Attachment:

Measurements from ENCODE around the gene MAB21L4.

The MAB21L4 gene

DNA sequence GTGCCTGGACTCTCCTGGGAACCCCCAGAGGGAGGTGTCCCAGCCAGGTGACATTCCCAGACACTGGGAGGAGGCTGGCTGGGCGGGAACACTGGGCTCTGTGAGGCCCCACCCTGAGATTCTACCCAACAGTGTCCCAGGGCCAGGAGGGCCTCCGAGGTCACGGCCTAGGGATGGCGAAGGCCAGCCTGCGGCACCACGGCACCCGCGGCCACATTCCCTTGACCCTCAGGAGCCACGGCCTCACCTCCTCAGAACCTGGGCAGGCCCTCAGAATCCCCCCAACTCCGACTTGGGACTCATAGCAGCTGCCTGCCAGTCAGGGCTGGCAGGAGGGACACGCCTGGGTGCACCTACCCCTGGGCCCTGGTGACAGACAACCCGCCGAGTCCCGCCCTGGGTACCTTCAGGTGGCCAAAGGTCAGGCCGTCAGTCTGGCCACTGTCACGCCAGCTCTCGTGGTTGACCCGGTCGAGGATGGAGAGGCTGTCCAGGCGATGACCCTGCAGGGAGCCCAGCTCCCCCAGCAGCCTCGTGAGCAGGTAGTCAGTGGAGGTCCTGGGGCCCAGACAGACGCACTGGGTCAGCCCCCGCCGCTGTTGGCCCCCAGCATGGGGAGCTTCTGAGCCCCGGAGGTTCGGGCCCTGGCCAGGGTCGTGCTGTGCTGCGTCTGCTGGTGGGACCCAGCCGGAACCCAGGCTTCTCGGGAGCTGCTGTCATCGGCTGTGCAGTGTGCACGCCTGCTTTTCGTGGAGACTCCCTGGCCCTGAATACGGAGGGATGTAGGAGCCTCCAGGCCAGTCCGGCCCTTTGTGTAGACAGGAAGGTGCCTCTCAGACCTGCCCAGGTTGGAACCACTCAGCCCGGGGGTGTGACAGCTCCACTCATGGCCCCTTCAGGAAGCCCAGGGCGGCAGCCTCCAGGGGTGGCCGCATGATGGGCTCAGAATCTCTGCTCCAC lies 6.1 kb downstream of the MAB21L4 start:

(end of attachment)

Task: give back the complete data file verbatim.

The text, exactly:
Measurements from ENCODE around the gene MAB21L4.

The MAB21L4 gene

DNA sequence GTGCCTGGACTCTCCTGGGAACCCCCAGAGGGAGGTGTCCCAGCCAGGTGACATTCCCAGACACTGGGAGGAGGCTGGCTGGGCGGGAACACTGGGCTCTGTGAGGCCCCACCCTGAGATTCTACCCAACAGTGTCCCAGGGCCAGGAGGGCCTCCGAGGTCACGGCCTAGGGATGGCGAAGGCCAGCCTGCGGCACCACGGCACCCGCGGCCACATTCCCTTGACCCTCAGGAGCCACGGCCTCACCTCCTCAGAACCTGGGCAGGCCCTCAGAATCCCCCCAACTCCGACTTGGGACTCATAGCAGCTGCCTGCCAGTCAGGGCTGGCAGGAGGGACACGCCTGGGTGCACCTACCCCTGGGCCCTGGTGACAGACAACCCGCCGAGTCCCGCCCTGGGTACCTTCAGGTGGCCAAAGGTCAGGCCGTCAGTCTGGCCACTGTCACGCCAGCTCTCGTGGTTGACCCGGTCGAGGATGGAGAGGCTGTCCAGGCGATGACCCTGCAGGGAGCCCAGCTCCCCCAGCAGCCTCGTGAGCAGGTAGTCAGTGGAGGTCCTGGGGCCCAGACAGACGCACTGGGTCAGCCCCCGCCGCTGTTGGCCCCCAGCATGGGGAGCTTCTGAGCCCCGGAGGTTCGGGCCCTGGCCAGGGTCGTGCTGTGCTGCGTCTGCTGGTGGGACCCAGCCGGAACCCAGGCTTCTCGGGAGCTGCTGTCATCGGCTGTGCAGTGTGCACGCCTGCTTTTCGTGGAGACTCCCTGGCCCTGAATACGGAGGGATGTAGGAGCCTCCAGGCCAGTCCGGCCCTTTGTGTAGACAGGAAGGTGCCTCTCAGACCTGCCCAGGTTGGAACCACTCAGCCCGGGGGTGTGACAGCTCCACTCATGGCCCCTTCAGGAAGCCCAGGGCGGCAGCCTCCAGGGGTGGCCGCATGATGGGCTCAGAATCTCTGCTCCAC lies 6.1 kb downstream of the MAB21L4 start: